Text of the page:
US 6056891 A
A method for producing refrigeration in a refrigeration system designed for R-134a including the step of drop-in substituting for the R-134a mixtures of R-152a, R-134a and R-125 to produce greatly improved performance in air conditioning systems designed to use only R-134a as the sole refrigerant fluid.
1. A method for producing refrigeration in a refrigeration system designed for 1,1,1,2-tetrafluoroethane refrigerant comprising the step of drop-in substituting for said 1,1,1,2-tetrafluoroethane a mixture of about 1-60 weight percent 1,1-difluoroethane, about 1-80 weight percent 1,1,1,2-tetrafluoroethane, and about 1-60 weight percent pentafluoroethane, with the weight percentages of said components being weight percentages of the overall mixture.
2. The method of claim 1 in which 1,1-difluoroethane is present in about 25 weight percent, 1,1,1,2-tetrafluoroethane is present in about 40 weight percent, and pentafluoroethane is present in about 35 weight percent.
3. The method of claim 1 in which 1,1-difluoroethane is present in about 25 weight percent, 1,1,1,2-tetrafluoroethane is present in about 35 weight percent, and pentafluoroethane is present in about 40 weight percent.
4. The method of claim 1 in which 1,1-difluoroethane is present in about 25 weight percent, 1,1,1,2-tetrafluoroethane is present in about 43 weight percent, and pentafluoroethane is present in about 32 weight percent.
This application claims the benefit of prior filed copending Provisional Patent Application Ser. No. 60/098,725, filed Sep. 1, 1998.
The present invention relates to refrigerants generally, and more specifically to a mixture of refrigerants that may be substituted for 1,1,1,2-tetrafluoroethane (R-134a) to provide an increase in performance in automotive applications and stationary refrigeration applications that utilize R-134a.
In order to provide a more compact format for identifying mixtures of refrigerants in the following discussions, mixtures of refrigerants will be listed in the form of:
R-ABC/DEF/GHI (N0/N1/N2) or
which is a mixture of refrigerants (fluids) R-ABC, R-DEF, and R-GHI where N0, N1, and N2 are the weight percentages of each component fluid. The second form is similar, but specifies ranges of weight percentages of each of the component fluids, with the total being 100 percent. For this application, the following Table 1 discloses relevant single refrigerant R-numbers with their chemical names.
TABLE 1______________________________________R-number Chemical name______________________________________R-134a 1,1,1,2-tetrafluoroethaneR-134 1,1,2,2-tetrafluoroethaneR-600a isobutane (i-C4H10)R-152a 1,1-difluoroethaneR-227ea 1,1,1,2,3,3,3-heptafluoropropaneR-125 pentafluoroethaneR-142b 1-chloro-1,1-difluoroethaneR-124 2-chloro-1,1,1,2-tetrafluoroethaneR-22 chlorodifluoromethaneR-12 dichlorodifluoromethane______________________________________
The automotive industry has switched away from the environmentally damaging refrigerant dichlorodifluoromethane (R-12) to 1,1,1,2-tetrafluoroethane (R-134a), beginning with the 1994 model year. Nearly all pre-1994 cars that were retrofitted from R-12 to R-134a refrigerant systems have had cooling performance problems. The 1994 and later model year cars were manufactured with R-134a refrigerant systems, in general. Some have performed well, and some have not. R-12 refrigeration systems used 500-viscosity mineral oil as a compressor lubricant. R-134a does not dissolve in (is not miscible with) mineral oil, so the mineral oil will not return to the compressor properly. New refrigeration systems lubricants were developed for R-134a, which were primarily polyalkylene glycol (PAG) based oils and polyol ester (POE) oils. The bulk of 1999 model year cars contain PAG oils. Chlorinated refrigerants, such as R-406A (R-600a/R-22/R-142b (4/55/41)) (see also U.S. Pat. No. 5,151,207) or R-12, cannot be directly used in systems that use PAG oils as almost all PAG oils are destroyed by chlorinated refrigerants. Only nonchlorinated components may be used in creating an R-134a substitute to avoid destruction of the PAG oil. However, a recently developed PAG oil, brand name DaphneŽ of Idemitsu Kosan Kabushiki, Tokyo, Japan (also known as "double end capped PAG oil"), has claimed to be able to tolerate chlorides and has even claimed to be able to run in R-12 systems without breakdown. This oil is not in widespread use at this time. Millions of cars have been and continue to be manufactured using the original, chloride sensitive PAG oils.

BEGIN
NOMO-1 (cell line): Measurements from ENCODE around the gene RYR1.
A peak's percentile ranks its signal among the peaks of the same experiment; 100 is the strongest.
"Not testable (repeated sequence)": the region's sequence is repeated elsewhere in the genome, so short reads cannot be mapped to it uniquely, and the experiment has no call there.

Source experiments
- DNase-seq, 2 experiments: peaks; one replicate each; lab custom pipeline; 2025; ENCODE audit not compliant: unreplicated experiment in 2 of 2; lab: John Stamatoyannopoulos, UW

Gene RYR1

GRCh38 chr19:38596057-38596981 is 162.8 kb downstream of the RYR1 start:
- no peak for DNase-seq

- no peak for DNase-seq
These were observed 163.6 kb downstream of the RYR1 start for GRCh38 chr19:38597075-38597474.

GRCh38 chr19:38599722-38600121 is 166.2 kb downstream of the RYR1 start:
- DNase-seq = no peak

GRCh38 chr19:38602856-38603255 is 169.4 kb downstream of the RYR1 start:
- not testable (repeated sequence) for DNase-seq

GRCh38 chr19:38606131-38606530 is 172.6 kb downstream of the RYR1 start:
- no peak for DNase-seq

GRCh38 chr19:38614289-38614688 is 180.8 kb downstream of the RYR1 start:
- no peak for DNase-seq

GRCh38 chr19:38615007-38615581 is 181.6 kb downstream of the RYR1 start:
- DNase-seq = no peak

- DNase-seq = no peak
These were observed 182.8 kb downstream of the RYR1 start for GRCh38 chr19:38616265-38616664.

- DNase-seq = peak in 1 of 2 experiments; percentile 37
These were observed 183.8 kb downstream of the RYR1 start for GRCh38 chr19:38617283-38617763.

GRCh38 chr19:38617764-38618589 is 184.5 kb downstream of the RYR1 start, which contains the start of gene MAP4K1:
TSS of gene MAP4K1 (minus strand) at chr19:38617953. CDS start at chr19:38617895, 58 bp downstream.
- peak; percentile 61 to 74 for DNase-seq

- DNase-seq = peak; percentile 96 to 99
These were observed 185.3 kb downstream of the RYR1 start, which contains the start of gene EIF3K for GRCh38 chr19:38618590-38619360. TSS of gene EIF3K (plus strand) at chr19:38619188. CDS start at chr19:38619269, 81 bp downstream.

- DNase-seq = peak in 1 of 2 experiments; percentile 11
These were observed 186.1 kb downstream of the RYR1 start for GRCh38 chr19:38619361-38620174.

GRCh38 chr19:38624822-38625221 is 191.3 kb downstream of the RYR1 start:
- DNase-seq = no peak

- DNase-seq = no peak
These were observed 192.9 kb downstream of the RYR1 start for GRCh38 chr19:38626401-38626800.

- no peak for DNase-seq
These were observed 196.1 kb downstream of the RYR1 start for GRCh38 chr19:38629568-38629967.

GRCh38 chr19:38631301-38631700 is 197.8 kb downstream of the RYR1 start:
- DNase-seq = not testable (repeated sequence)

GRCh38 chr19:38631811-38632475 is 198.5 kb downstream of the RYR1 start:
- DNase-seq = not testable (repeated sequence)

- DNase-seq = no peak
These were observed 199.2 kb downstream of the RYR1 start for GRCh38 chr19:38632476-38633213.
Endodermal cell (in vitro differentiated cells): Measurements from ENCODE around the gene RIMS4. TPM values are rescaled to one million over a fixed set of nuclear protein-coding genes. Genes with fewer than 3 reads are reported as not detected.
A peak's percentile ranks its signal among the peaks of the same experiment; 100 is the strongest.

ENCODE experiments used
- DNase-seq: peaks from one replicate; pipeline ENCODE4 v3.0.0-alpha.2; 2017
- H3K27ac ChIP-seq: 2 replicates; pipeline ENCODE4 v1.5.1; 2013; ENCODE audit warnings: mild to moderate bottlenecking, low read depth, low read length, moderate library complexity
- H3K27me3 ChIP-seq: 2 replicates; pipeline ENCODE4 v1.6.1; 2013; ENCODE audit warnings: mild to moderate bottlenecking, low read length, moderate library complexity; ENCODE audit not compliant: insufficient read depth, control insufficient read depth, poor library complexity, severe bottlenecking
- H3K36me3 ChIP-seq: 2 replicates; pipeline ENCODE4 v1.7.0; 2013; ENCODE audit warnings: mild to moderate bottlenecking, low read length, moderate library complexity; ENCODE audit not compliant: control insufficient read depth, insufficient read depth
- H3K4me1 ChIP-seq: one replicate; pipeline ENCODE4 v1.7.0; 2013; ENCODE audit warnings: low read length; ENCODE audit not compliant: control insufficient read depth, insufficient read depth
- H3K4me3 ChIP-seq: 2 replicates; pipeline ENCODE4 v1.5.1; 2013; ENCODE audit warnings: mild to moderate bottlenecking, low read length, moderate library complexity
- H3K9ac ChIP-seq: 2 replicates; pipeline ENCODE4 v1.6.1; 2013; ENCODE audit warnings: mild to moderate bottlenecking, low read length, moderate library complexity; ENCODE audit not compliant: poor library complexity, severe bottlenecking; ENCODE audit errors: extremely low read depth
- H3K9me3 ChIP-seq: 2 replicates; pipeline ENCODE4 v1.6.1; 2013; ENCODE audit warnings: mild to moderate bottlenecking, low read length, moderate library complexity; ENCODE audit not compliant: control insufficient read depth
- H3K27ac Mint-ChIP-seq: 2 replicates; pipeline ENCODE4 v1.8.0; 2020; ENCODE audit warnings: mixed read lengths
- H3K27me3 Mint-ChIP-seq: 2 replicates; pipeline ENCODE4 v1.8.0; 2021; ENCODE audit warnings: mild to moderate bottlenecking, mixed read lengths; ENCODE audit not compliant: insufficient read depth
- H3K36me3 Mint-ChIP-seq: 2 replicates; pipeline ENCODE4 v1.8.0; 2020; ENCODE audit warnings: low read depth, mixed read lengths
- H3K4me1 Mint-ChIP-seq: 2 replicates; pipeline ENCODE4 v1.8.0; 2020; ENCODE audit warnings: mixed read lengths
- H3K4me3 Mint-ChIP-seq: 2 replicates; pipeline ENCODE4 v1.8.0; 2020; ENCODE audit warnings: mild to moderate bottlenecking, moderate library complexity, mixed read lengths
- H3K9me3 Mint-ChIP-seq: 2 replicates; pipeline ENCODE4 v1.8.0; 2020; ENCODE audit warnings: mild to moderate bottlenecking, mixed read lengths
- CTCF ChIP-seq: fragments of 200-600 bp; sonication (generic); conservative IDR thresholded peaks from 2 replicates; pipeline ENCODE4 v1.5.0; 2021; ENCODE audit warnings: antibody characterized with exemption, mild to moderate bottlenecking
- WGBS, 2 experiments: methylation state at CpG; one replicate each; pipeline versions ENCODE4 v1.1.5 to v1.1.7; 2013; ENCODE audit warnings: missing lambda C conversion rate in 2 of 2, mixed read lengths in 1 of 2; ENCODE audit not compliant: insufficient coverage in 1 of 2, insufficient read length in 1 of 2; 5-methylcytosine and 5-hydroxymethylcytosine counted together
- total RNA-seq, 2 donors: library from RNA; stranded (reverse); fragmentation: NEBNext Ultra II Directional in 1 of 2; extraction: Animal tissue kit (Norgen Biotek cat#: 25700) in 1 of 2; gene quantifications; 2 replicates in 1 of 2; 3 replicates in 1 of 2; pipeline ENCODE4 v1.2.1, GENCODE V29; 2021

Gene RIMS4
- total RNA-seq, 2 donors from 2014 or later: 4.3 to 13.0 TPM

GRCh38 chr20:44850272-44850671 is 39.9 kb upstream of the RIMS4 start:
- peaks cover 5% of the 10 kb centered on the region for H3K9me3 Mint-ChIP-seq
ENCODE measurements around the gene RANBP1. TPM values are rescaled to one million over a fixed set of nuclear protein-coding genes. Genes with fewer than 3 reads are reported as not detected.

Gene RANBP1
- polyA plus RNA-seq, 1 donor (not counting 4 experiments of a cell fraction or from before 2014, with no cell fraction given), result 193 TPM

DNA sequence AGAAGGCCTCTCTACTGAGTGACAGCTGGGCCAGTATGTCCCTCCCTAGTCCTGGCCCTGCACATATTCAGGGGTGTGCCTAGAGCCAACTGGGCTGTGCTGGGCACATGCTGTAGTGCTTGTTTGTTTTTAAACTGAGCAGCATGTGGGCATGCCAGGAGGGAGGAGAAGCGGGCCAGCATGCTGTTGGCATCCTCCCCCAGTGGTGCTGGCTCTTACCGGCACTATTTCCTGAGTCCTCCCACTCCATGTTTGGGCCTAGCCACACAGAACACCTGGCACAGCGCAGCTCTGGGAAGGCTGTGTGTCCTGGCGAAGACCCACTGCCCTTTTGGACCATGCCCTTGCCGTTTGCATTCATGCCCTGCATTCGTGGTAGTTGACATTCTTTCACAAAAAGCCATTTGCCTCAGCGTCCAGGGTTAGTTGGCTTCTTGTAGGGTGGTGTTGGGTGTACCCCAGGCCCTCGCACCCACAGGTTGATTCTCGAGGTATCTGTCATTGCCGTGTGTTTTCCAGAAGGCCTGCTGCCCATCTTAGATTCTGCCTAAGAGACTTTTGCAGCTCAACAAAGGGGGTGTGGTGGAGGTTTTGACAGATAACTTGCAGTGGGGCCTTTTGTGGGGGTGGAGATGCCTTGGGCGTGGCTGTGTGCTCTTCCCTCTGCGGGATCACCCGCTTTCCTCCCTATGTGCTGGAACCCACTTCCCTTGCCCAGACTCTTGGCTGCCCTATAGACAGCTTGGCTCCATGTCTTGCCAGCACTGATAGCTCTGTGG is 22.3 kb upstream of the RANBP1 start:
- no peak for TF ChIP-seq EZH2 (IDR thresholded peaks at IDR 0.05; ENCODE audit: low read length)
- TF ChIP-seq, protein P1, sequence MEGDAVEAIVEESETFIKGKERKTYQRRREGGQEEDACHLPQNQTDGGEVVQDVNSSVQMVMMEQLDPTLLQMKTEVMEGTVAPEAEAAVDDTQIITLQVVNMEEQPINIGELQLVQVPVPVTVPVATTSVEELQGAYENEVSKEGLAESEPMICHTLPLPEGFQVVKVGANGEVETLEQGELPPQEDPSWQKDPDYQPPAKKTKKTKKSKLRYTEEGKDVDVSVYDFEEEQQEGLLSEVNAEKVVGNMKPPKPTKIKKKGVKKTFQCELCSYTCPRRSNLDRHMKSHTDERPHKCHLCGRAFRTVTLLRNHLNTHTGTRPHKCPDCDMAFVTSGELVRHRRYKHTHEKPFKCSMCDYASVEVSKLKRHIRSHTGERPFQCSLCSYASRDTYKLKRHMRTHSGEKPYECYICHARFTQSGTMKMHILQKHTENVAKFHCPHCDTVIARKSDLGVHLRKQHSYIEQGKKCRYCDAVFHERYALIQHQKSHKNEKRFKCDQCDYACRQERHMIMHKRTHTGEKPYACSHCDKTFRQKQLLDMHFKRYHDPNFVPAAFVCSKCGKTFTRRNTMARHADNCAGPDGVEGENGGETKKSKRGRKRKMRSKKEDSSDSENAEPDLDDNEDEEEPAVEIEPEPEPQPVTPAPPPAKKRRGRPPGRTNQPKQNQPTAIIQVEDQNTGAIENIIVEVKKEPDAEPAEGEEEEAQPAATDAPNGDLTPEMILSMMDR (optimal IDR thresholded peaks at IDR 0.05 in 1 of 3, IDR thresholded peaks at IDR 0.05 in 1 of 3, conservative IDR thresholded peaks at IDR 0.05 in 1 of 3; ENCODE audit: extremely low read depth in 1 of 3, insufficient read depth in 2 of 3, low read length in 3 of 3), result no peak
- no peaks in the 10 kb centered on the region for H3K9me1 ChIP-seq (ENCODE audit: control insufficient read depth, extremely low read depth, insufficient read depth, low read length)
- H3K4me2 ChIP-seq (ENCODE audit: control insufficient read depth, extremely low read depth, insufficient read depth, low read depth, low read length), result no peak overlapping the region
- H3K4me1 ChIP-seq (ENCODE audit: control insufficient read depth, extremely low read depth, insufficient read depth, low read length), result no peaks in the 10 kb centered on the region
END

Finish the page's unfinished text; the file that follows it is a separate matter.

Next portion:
One option to improve the performance of a poorly performing R-134a refrigerant system is to painstakingly remove all the PAG oil by disassembling and flushing the system, including the compressor. Mineral oil can then be charged into the system along with R-406A, R-12 or any other blend refrigerant that offers a performance improvement over the performance of R-134a. This process is very labor intensive.
My currently co-pending U.S. patent application Ser. No. 08/820,843, filed Mar. 20, 1997, discloses several refrigerant mixtures for R-134a systems that can offer significant performance improvements over R-134a. These mixtures are zeotropic blends that create a "glide" or temperature range over which condensation and evaporation take place, increasing utilization of the condenser at rejecting heat and the evaporator at gaining heat. The optimum glide is in the range of 15-20° F. For optimum performance, one needs to bracket the boiling point of R-134a across it's normal operating range with a refrigerant blend comprised of components that boil above and below R-134a's boiling point in order to create the necessary glide. The refrigerant mixture disclosed in co-pending U.S. patent application Ser. No. 08/820,843 have created as much as a 10-12° F. lowering of air conditioning duct temperatures in real vehicles over that achieved with R-134a, alone.
R-134a boils at -14.8° F. at 1 atmosphere pressure. Suitable "high boilers" (around 0-+10° F.) are either very flammable (isobutane) or very expensive (R-227ea), or are not made in production quantities (R-134) (not to be confused with the R-134a isomer, which is massively produced).